• Households' medium-long-term loans, a measure of newly increased house loans, was 233 billion yuan ($33 billion) in November, up 10.8% from last year but less than half the level seen before the property downturn
  • Total social financing climbed to 2.45 trillion yuan ($343 billion) in November, but it missed market expectations of 2.6 trillion yuan ($364 billion)
  • Government bond issues were down 23% at 1.15 trillion yuan ($161 billion) in November, after 1.5 trillion yuan ($210 billion). Nonetheless, this level was higher than the average level this time of year, indicating that China's economy has relied mainly on government expenditures. At the same time, business sectors and households still lack confidence

China's property market sees a steeper fall.

  • Property sold areas in the first eleventh months of the year fell 8% year-on-year
  • The value of sold properties fell 5.2% in the year-to-date
  • Property investment fell 9.4% year-on-year
  • New building investment was down 21.2% year-on-year
  • Investment in infrastructures and major projects saw moderate growth, down from 5.9% in the last reporting month but up 5.8% year-on-year

Key cities make house buying more affordable

  • Beijing and Shanghai lowered loan rates and cut the down payment ratios for house buyers on Friday
  • However, restrictions remained in place, with families owning two properties cannot buy more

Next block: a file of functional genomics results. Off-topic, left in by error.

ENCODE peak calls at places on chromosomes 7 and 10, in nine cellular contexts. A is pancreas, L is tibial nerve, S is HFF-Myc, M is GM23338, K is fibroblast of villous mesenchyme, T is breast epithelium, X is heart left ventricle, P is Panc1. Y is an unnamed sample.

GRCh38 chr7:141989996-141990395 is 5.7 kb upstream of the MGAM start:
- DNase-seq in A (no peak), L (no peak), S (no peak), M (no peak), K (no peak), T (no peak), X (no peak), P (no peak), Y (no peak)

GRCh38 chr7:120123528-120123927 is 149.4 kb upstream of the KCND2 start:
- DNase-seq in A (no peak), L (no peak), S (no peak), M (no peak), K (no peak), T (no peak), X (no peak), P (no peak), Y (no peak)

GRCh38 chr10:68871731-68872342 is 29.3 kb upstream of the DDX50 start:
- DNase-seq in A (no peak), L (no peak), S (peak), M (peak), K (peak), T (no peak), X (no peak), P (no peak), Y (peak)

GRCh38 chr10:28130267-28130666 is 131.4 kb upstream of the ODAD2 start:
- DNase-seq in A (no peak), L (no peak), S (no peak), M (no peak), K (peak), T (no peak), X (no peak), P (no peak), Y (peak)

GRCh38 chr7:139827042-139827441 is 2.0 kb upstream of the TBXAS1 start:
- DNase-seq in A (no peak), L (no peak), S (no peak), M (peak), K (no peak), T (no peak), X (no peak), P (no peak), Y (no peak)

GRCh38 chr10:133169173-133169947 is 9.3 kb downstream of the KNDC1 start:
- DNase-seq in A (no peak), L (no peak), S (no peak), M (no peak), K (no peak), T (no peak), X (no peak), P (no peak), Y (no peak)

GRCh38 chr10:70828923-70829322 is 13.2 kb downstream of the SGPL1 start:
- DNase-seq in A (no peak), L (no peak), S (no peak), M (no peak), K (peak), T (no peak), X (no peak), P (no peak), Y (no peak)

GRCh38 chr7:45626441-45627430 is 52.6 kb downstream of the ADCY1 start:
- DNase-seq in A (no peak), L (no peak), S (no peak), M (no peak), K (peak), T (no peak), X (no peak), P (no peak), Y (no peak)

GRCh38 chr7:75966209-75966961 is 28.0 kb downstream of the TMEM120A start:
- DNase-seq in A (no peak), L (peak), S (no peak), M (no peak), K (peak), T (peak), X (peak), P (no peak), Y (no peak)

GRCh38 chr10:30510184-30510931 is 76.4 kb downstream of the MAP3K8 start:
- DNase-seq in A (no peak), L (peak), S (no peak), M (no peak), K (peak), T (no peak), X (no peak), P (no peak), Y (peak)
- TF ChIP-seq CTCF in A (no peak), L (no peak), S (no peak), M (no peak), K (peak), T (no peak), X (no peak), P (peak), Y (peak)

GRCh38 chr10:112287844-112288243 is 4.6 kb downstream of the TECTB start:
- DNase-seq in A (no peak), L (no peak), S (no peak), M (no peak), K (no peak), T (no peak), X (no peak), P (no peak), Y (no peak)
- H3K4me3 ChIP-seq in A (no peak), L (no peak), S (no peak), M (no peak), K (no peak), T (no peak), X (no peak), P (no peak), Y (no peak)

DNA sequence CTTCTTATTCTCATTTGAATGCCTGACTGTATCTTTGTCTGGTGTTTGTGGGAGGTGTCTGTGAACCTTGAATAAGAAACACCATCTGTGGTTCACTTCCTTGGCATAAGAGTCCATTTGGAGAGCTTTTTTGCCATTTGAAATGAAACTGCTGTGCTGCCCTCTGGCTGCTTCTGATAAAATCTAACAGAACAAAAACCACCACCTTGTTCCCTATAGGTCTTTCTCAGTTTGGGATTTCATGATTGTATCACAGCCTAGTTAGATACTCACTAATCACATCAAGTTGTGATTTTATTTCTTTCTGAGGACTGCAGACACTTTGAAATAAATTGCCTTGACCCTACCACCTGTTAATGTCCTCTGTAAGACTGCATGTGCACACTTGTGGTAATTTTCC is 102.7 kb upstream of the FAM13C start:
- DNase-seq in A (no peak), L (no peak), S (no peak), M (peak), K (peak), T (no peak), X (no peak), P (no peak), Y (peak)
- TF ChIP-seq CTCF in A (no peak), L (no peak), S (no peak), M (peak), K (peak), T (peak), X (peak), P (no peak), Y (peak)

• Analysts doubted that such moderate policy adjustments would have much impact absent lowering interest rates

S&P warns that property sector debt overhang continues

  • S&P Global Ratings issued a wakeup warning for the Chinese property sector on Wednesday, after the conclusion of China's economic meeting, noting that without it, the country's economic slowdown would continue to pressure heavily indebted local governments and further stress credit risk among China's banks, local government financing platforms, and real estate enterprises
  • S&P argued that current central government measures may not be enough to alleviate these pressures, adding that a debt swap plan, reported to be worth 2.3 trillion yuan ($320 billion), might lessen the local government's debt repayment pressure to some extent, but would not fully discharge the burden on banks, especially those in economically weak areas
  • Moody's downgraded its outlook for China's long-term sovereign bond from stable to negative earlier this month using the same argument


E-commerce discounting

  • China's e-commerce platforms are offering steep discounts to perk up year-end sales.
  • Online retailers like Alibaba and JD are doubling their low-price strategy to attract price-sensitive consumers
  • Taobao has launched a discount campaign worth 10 billion yuan ($1.4 billion) and promised to provide an array of perks and deep discounts on a wide range of products
  • JD appeared to be even more stressed, as its net revenue only increased 1.7% from a year ago in the third quarter

Historic cold wave hits Chinese infrastructure

  • A historic cold wave hit most parts of China last week, putting pressure on infrastructure, the electricity grid, and transportation, threatening commodities' supply and the growing season, putting pressure on food supplies and increasing import demand, most notably wheat
  • Many areas in north China, including Beijing, suspended schools and encouraged people to work from home
  • Parts of southern Shanxi, northern Henan, Hebei, and northern Shandong are expected to have snowstorms to blizzards, with some areas experiencing blizzards (20-28 mm), adding snow in depth by 5-20 cm, along with steep temperatures drop to below (-10 C)